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Title: Global and regional variability and change in terrestrial ecosystems net primary production and NDVI: A model-data comparison

Abstract

The net primary productivity (NPP) is commonly used for understanding the dynamics of terrestrial ecosystems and their role in carbon cycle. We used a combination of the most recent NDVI and model–based NPP estimates (from five models of the TRENDY project) for the period 1982-2012, to study the role of terrestrial ecosystems in carbon cycle under the prevailing climate conditions. We found that 80% and 67% of the global land area showed positive NPP and NDVI values, respectively, for this period. The global NPP was estimated to be about 63 Pg C y -1, with an increase of 0.214 Pg C y -1 y -1. Similarly, the global mean NDVI was estimated to be 0.33, with an increasing trend of 0.00041 y-1. The spatial patterns of NPP and NDVI demonstrated substantial variability, especially at the regional level, for most part of the globe. However, on temporal scale, both global NPP and NDVI showed a corresponding pattern of increase (decrease) for the duration of this study except for few years (e.g. 1990 and 1995-98). Generally, the Northern Hemisphere showed stronger NDVI and NPP increasing trends over time compared to the Southern Hemisphere; however, NDVI showed larger trends in Temperate regions whilemore » NPP showed larger trends in Boreal regions. Among the five models, the maximum and minimum NPP were produced by JULES (72.4 Pg C y -1) and LPJ (53.72 Pg C y -1) models, respectively. At latitudinal level, the NDVI and NPP ranges were ~0.035 y -1 to ~-0.016 y -1 and ~0.10 Pg C y -1 y -1 to ~-0.047 Pg C y -1 y -1, respectively. Overall, the results of this study suggest that the modeled NPP generally correspond to the NDVI trends in the temporal dimension. Lastly, the significant variability in spatial patterns of NPP and NDVI trends points to a need for research to understand the causes of these discrepancies between molded and observed ecosystem dynamics, and the carbon cycle.« less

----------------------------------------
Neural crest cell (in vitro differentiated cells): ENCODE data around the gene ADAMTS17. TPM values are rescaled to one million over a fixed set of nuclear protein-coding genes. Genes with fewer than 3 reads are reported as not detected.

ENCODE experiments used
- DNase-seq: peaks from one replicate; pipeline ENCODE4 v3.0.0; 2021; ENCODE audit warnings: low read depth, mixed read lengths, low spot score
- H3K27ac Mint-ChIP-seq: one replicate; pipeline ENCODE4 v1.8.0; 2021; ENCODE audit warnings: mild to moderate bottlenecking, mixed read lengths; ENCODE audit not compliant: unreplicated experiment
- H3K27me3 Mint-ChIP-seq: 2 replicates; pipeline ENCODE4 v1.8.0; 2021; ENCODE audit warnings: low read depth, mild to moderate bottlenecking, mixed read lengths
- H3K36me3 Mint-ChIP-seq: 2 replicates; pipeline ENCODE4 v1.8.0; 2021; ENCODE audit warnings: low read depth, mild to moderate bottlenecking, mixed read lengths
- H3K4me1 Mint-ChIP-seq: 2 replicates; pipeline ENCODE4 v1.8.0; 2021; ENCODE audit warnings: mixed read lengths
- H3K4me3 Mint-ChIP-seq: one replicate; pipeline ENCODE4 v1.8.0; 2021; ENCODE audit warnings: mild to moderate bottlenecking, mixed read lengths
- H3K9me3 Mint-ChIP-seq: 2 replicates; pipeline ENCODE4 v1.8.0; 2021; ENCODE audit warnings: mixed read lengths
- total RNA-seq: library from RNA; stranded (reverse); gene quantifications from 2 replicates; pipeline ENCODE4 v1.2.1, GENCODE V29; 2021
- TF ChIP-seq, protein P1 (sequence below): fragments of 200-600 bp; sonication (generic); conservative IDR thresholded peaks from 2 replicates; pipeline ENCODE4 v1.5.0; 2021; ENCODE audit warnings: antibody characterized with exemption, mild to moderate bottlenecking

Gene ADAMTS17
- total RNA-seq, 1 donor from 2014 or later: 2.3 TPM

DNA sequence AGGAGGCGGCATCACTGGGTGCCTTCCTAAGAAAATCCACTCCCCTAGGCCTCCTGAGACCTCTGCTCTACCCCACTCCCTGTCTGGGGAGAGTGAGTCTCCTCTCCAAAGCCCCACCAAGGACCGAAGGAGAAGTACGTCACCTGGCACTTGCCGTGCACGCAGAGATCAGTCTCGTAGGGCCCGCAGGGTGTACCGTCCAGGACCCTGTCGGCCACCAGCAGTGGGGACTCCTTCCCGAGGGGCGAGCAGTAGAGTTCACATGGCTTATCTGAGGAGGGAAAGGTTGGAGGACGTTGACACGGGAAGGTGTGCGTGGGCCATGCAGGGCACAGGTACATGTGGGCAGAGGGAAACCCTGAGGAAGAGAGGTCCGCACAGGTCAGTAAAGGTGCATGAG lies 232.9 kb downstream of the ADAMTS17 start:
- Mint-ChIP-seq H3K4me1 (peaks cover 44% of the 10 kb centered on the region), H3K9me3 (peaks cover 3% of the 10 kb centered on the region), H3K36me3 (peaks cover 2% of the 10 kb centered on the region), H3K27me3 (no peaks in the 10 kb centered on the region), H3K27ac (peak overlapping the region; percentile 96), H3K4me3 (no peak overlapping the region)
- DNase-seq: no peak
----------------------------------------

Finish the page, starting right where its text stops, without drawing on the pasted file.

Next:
Authors: